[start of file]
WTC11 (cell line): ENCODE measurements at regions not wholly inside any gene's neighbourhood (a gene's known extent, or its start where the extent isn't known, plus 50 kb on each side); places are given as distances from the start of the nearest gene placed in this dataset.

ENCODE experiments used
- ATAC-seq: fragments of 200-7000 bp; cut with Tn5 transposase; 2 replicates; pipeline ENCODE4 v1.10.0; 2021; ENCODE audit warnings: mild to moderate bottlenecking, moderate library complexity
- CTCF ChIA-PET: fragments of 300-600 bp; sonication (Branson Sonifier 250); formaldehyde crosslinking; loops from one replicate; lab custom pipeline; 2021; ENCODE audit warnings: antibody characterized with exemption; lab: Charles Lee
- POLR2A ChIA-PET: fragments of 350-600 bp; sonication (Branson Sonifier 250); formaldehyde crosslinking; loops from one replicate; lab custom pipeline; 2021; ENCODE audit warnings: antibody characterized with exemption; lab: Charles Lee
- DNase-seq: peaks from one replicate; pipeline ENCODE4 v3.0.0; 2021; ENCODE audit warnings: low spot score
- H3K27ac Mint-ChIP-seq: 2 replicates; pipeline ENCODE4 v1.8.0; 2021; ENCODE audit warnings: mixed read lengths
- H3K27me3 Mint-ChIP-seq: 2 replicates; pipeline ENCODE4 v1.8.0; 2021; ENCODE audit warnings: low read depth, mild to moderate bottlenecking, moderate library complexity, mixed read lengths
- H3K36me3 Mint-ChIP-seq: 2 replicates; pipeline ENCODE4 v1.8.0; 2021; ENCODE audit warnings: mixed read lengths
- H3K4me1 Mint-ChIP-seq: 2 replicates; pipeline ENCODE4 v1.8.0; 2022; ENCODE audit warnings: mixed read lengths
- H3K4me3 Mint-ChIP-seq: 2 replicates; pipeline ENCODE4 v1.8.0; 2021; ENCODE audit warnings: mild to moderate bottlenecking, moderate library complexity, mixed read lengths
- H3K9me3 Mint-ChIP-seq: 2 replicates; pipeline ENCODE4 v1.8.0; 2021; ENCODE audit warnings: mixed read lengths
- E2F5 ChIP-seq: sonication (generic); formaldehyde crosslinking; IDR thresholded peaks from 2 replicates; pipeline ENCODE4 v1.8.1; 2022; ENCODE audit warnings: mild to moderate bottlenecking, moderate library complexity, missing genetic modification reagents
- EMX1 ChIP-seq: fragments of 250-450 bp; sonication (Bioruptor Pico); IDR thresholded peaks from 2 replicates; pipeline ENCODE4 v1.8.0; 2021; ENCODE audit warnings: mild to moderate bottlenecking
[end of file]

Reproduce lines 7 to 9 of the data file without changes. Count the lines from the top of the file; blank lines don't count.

- H3K27ac Mint-ChIP-seq: 2 replicates; pipeline ENCODE4 v1.8.0; 2021; ENCODE audit warnings: mixed read lengths
- H3K27me3 Mint-ChIP-seq: 2 replicates; pipeline ENCODE4 v1.8.0; 2021; ENCODE audit warnings: low read depth, mild to moderate bottlenecking, moderate library complexity, mixed read lengths
- H3K36me3 Mint-ChIP-seq: 2 replicates; pipeline ENCODE4 v1.8.0; 2021; ENCODE audit warnings: mixed read lengths